The 2016 presidential race is turning out to be something of an unpopularity contest, according to a new NBC News/Wall Street Journal poll.
The poll showed that a majority of voters couldn’t see themselves supporting Republican presidential candidate,Donald Trump, Sen. Ted Cruz of Texas or Democratic presidential candidate Hillary Clinton. More specifically, 68 percent said they couldn’t see themselves supporting Trump, 61 percent said they couldn’t imagine supporting Cruz and 58 percent said they wouldn’t support Clinton.
In the history of the NBC/WSJ poll, Trump is reportedly the most unpopular presidential candidate; 65 percent of all voters have a negative view of the billionaire businessman.
Only 19 percent of those polled said they think Clinton is honest and trustworthy, while 12 percent said Trump has the temperament to be president.
“The Republicans have a party problem, and the Democrats have a candidate problem,” Democratic pollster Peter Hart told NBC News.
“At some point, when the confetti is on the floor and the lights are turned out, the winner needs to govern. And the outlook for the next president, whoever he or she will turn out to be, looks grim,” pollster Fred Yang added.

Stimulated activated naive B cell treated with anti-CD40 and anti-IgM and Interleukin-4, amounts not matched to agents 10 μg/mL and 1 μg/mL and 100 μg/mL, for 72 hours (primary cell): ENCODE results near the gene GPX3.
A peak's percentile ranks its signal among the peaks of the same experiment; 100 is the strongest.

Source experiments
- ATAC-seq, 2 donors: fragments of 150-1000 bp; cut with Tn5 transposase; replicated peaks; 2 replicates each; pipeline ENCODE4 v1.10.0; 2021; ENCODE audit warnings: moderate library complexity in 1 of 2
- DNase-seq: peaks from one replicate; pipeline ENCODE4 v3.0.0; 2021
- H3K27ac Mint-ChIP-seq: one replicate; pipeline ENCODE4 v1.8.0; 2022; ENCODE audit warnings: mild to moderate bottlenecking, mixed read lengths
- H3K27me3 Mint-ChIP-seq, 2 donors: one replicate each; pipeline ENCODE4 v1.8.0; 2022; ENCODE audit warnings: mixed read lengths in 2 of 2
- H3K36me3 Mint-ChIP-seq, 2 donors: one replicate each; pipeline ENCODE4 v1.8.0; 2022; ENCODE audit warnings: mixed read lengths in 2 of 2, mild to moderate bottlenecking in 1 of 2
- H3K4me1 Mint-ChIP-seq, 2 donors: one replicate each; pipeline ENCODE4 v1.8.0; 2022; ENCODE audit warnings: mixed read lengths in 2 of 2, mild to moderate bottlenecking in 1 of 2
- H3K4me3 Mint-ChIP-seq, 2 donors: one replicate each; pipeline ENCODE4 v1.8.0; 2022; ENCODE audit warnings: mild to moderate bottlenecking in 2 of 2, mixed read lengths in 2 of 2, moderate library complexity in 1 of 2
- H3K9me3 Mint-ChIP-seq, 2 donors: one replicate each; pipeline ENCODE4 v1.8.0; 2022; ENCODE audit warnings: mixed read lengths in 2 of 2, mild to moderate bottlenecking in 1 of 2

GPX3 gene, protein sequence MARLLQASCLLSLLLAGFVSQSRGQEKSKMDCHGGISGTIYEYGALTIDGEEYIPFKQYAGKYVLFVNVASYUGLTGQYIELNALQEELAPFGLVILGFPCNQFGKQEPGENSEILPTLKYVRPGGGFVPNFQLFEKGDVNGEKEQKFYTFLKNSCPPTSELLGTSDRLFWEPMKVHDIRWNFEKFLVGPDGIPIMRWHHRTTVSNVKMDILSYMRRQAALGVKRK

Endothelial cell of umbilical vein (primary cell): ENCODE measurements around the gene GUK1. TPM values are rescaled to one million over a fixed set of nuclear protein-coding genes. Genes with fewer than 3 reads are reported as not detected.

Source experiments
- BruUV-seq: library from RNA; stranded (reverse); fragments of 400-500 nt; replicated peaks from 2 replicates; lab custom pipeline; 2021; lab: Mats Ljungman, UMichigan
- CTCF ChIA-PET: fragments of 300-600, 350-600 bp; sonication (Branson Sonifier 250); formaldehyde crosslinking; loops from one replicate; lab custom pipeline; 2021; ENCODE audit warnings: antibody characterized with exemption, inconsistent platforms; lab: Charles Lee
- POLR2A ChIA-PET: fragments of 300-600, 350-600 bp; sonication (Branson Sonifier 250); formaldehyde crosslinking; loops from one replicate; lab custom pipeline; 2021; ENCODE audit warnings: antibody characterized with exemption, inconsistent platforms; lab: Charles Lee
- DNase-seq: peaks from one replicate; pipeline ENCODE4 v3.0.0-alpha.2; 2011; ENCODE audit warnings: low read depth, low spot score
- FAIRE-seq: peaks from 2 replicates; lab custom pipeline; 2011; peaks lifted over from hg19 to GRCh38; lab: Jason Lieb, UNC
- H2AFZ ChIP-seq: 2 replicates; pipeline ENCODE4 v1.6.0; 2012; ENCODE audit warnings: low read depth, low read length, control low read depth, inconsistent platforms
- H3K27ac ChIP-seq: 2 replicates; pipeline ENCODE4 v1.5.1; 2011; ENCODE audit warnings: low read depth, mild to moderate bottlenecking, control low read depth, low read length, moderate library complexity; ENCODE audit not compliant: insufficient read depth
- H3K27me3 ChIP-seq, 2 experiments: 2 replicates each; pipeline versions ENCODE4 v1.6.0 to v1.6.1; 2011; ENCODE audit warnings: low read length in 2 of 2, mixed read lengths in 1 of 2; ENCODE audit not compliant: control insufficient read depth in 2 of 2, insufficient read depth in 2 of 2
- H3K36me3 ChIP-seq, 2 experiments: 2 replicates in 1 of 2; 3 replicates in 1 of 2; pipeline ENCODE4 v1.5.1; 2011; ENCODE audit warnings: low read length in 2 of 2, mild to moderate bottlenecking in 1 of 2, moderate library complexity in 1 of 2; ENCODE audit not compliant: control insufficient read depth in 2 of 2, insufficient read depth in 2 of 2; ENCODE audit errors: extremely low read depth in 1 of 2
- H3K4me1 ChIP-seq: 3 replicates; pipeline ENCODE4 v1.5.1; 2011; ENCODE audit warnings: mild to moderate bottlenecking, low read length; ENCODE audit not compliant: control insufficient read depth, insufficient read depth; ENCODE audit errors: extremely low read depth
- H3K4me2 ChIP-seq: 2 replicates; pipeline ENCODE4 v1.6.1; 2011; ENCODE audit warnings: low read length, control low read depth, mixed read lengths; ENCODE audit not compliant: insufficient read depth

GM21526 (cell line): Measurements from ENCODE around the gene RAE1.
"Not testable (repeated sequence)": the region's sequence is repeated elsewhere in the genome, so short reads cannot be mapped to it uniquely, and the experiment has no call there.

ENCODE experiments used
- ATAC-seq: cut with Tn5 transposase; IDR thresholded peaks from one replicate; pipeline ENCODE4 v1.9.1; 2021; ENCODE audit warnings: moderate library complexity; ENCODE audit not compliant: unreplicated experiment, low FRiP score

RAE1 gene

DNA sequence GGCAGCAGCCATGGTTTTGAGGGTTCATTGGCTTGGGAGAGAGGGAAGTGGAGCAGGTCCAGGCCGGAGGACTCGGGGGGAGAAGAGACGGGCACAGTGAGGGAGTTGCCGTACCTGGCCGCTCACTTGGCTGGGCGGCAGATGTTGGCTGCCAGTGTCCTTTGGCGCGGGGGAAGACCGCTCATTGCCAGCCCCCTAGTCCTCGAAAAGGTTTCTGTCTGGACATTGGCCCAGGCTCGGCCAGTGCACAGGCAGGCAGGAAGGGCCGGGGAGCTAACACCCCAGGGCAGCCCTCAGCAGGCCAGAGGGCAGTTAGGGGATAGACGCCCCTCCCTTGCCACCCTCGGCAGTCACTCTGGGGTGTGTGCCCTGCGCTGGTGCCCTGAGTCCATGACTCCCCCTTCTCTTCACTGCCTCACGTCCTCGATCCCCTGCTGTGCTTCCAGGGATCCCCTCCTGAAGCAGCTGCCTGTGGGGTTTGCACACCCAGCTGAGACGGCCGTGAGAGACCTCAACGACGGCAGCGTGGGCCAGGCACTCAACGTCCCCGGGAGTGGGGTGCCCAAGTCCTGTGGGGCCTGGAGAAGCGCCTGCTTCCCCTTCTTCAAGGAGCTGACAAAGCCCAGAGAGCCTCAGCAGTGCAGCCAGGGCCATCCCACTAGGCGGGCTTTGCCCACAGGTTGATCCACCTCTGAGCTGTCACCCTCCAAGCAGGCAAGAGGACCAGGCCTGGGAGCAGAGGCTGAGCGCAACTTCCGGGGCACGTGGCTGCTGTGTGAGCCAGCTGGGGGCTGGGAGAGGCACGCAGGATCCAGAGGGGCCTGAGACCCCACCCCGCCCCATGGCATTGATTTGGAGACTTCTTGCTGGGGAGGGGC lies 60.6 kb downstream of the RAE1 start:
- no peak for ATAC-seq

The two candidates with the highest net favorability ratings were Republican Gov. John Kasich of Ohio at 12 and Democratic presidential candidate Sen. Bernie Sanders of Vermont at 9. Cruz’s net favoribility was -23, Clinton’ was -24 and Trump’s was -41.
On the day of the New York primary, Clinton and Trump were poised to maintain big leads in the state, WTOP reported.
The candidates have been campaigning intensely in the state, with Cruz continuing to catch slack for comments he made about “New York values.” He attempted several times to clarify his meaning behind the statement, saying during a CNN town hall debate that the comment was taken from Trump.
“It’s actually a phrase that originated with Donald Trump,” Cruz said, The Hill reported. “And the reason I made that point was Donald did an interview with 'Meet the Press' back in 1999, where he was explaining why [...] he supported partial birth abortions. And his explanation in that interview was ‘Hey, I’m from New York, those are New York values, they’re not Iowa values.’”